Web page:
designing a fast rowboat

Discussion in 'Boat Design' started by nordvindcrew, Oct 13, 2006.

  1. nordvindcrew
    Joined: Sep 2006
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    Location: Marshfield massachusetts usa

    nordvindcrew Senior Member

    update

    Saw Jon at the New Bedford race last Saturday. He posted a time of 34minutes and change over a 3.5 statute mile course. There was a stiff breeze, maybe 10 knots and a nasty 18" chop that was dead on the bow on the longest leg of the race. It was a bit of a challangefor Nordvindcrew, but we managed a 39:33 which was quite pleasing to two old out of shape guys. The Essex slipped right by me this year.
     
  2. Clinton B Chase
    Joined: Mar 2005
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    Location: Saco, ME

    Clinton B Chase Senior Member

    Then you missed another hard breeze and chop on the longest (return) leg!
     
  3. El_Guero

    El_Guero Previous Member

    Now is time to train for next year .... :)
     
  4. El_Guero

    El_Guero Previous Member

    Congratulations.
     
  5. nordvindcrew
    Joined: Sep 2006
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    Location: Marshfield massachusetts usa

    nordvindcrew Senior Member

    essex

    really dissapointed that I missed the Essex race. I don't know why, but I really like the course, it is very demanding; especially getting out of the river where the current is strong and standing waves really challange you. Also, there is the chance to row with people I don't otherwise get to see.
     
  6. El_Guero

    El_Guero Previous Member

    Let me design a Kayak for you .... continue to train in those slow skiffs, and you will become a speed demon.

    YMMV.
     
  7. ancient kayaker
    Joined: Aug 2006
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    Location: Alliston, Ontario, Canada

    ancient kayaker aka Terry Haines

    - but he'll be gong backwards . . .
     
  8. Clinton B Chase
    Joined: Mar 2005
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    Location: Saco, ME

    Clinton B Chase Senior Member

    Rowboats vs. Kayaks

    I've had no problem keeping up in Drake with good kayakers. In certain cases, I could not keep up.

    In my new boat, I'll really have no problems!! :)
     
  9. rowboat70
    Joined: May 2013
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    rowboat70 Junior Member

    The civilizations that took up rowing did much better than the civilizations that stayed with paddling.
     
  10. Leo Lazauskas
    Joined: Jan 2002
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    Leo Lazauskas Senior Member

    But best of all are those that took up beercan regattas.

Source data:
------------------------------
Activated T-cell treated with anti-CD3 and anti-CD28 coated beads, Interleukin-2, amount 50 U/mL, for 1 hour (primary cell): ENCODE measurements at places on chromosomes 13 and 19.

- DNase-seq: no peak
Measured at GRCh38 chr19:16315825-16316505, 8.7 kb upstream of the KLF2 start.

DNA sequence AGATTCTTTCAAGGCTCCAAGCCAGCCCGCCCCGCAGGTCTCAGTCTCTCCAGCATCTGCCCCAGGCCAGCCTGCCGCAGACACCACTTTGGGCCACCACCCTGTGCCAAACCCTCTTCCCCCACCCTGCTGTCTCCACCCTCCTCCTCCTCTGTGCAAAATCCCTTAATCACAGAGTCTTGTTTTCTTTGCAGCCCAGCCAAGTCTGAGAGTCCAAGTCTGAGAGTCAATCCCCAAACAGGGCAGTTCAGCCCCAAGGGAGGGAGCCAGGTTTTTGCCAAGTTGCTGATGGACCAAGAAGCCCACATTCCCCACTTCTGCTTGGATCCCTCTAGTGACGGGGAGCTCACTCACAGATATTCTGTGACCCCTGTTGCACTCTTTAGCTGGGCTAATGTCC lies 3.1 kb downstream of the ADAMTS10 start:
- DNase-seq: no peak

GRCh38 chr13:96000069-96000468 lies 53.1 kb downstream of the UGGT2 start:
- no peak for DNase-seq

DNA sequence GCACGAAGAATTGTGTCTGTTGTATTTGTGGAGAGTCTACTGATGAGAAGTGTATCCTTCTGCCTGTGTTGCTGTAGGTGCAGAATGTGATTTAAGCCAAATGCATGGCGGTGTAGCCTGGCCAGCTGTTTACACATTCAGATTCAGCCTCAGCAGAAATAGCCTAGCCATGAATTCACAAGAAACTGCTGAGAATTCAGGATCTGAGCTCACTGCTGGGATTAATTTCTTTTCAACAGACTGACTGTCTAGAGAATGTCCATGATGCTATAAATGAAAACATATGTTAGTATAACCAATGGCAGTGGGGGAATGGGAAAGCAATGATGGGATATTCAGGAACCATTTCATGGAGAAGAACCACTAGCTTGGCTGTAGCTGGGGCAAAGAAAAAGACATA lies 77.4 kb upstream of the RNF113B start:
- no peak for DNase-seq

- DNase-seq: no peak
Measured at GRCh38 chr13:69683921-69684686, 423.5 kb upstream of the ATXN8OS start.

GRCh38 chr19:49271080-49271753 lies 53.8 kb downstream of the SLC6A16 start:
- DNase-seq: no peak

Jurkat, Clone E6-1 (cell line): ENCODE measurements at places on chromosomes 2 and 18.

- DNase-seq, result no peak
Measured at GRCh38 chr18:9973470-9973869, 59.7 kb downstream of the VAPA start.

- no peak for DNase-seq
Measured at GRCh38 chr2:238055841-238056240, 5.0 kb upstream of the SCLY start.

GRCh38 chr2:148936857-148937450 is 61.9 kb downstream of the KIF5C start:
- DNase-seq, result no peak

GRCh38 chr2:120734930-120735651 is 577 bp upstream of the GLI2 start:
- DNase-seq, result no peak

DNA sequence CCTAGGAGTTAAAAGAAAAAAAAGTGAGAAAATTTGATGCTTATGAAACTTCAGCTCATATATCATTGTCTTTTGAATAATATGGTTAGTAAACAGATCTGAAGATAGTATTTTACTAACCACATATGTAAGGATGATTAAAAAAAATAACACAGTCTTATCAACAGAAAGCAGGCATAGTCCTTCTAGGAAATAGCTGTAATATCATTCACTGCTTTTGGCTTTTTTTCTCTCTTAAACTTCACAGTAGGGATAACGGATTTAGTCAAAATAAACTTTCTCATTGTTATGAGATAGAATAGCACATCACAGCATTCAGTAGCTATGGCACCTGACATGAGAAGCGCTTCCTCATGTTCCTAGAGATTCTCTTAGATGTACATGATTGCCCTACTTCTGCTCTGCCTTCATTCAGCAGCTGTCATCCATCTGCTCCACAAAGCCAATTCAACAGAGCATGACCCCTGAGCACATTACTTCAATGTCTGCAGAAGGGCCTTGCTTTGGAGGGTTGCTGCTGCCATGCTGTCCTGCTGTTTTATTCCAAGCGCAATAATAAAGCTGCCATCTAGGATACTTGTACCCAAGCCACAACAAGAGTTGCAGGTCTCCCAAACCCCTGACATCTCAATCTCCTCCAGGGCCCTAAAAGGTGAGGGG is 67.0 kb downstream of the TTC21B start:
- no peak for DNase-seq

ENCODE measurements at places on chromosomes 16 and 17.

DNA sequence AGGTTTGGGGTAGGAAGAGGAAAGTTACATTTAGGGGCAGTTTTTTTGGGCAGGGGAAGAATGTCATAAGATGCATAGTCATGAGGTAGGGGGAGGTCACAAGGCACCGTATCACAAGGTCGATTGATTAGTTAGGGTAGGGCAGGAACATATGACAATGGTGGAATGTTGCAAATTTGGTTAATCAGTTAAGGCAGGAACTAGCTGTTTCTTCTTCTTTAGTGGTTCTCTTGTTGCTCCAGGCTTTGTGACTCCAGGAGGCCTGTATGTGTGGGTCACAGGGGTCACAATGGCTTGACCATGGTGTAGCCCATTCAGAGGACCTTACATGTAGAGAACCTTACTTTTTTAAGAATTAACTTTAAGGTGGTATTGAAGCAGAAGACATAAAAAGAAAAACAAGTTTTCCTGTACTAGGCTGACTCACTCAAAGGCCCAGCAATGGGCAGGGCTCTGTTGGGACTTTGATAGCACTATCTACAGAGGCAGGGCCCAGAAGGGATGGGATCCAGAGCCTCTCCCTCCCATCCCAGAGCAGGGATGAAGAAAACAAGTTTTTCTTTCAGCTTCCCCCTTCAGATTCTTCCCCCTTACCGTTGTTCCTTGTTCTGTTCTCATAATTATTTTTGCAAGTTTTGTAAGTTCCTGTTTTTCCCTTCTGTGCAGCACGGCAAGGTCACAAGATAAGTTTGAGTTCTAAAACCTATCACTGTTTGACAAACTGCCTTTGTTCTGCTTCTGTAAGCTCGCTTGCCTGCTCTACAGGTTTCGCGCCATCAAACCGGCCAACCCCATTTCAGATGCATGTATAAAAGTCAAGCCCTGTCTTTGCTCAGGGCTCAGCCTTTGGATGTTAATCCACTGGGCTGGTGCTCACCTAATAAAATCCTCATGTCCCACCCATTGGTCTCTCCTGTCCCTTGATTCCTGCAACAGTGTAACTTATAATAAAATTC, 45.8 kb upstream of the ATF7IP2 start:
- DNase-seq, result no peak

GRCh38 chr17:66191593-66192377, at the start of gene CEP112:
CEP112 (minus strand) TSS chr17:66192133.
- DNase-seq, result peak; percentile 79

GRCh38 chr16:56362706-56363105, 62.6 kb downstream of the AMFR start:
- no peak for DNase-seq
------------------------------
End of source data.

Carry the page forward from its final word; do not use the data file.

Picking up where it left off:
11. nordvindcrew
    Joined: Sep 2006
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    Location: Marshfield massachusetts usa

    nordvindcrew Senior Member

    keeping up

    our slow old skiff keeps up with many of the kayaks but the really dedicated paddlers will always beat us. A light boat with 21' LOA and an 18" beam has a tremendous advantage. In New Bedford, we beat three of the whaleboats and all but 1 kayak. RE plans for a kayak: thanks, but I'm addicted to oar on gunnel rowing. Like Clint, We're in the process of hatching a new boat. Nothing scientific, just a stretched version of out 16' Nordvind. The 16 footer is good, an 18' version should be better.
     
  12. DickT
    Joined: Apr 2008
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    Location: middlebury, vt

    DickT Junior Member

    Vertical Chine

    Appears that the way foam core goes on validates the vertical chine concept Ancient kayaker kicked around a while back.
     
  13. keith66
    Joined: Sep 2007
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    Location: Essex UK

    keith66 Senior Member

    Verticaly joined core panels make sense as they save an awful lot of glue line as against longitudinal foam strips, hundreds of meters of glue which equals time applying it plus the increased clean up time inside & out. I most definately dont intend her to show vertical chines!
    The same vertical strip idea has been done in steel boats as well notably Reads of haisbro in Norfolk, they are some of the fairest round bilge steel yacht hulls you will ever see.
     
  14. ancient kayaker
    Joined: Aug 2006
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    Location: Alliston, Ontario, Canada

    ancient kayaker aka Terry Haines

    The original vertical chine idea came from DickT (post 1217) although I looked at it. I planned to use plywood for a test build but ply's limited bending ability doesn't suit the canoe I wanted. I found about 35 planks would be needed to allow the facets to be sanded off without exposing core veneer, plus ply ribs behind the seams since I didn't want to glass it, and it seemed too complex.

    Foam, on the other hand, should be ideal. It can be smoothed easily to eliminate the facets, so fewer, wider planks can be used ro reduce gluing. excellent notion!
     

  15. El_Guero

    El_Guero Previous Member

    OK. I give.

    Why can't you combine the best of both worlds?
     
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